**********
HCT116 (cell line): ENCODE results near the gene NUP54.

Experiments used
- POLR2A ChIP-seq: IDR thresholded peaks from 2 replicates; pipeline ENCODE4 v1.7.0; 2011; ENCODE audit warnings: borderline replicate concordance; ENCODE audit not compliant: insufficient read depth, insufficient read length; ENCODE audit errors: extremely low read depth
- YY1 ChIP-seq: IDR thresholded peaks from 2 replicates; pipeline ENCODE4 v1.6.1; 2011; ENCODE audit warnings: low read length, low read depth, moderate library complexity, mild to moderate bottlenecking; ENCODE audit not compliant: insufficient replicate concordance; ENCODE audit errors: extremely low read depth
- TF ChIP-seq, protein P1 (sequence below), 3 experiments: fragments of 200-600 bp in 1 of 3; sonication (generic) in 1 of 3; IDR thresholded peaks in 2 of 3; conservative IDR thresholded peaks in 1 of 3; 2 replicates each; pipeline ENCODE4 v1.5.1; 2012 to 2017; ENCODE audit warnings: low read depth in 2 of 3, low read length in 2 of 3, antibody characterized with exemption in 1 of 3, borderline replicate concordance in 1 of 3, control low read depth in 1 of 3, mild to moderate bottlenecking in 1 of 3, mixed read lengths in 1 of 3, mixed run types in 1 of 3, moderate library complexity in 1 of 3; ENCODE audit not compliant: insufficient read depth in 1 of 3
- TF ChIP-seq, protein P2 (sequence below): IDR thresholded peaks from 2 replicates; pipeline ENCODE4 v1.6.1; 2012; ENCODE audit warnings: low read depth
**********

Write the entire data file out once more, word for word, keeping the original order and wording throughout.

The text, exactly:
HCT116 (cell line): ENCODE results near the gene NUP54.

Experiments used
- POLR2A ChIP-seq: IDR thresholded peaks from 2 replicates; pipeline ENCODE4 v1.7.0; 2011; ENCODE audit warnings: borderline replicate concordance; ENCODE audit not compliant: insufficient read depth, insufficient read length; ENCODE audit errors: extremely low read depth
- YY1 ChIP-seq: IDR thresholded peaks from 2 replicates; pipeline ENCODE4 v1.6.1; 2011; ENCODE audit warnings: low read length, low read depth, moderate library complexity, mild to moderate bottlenecking; ENCODE audit not compliant: insufficient replicate concordance; ENCODE audit errors: extremely low read depth
- TF ChIP-seq, protein P1 (sequence below), 3 experiments: fragments of 200-600 bp in 1 of 3; sonication (generic) in 1 of 3; IDR thresholded peaks in 2 of 3; conservative IDR thresholded peaks in 1 of 3; 2 replicates each; pipeline ENCODE4 v1.5.1; 2012 to 2017; ENCODE audit warnings: low read depth in 2 of 3, low read length in 2 of 3, antibody characterized with exemption in 1 of 3, borderline replicate concordance in 1 of 3, control low read depth in 1 of 3, mild to moderate bottlenecking in 1 of 3, mixed read lengths in 1 of 3, mixed run types in 1 of 3, moderate library complexity in 1 of 3; ENCODE audit not compliant: insufficient read depth in 1 of 3
- TF ChIP-seq, protein P2 (sequence below): IDR thresholded peaks from 2 replicates; pipeline ENCODE4 v1.6.1; 2012; ENCODE audit warnings: low read depth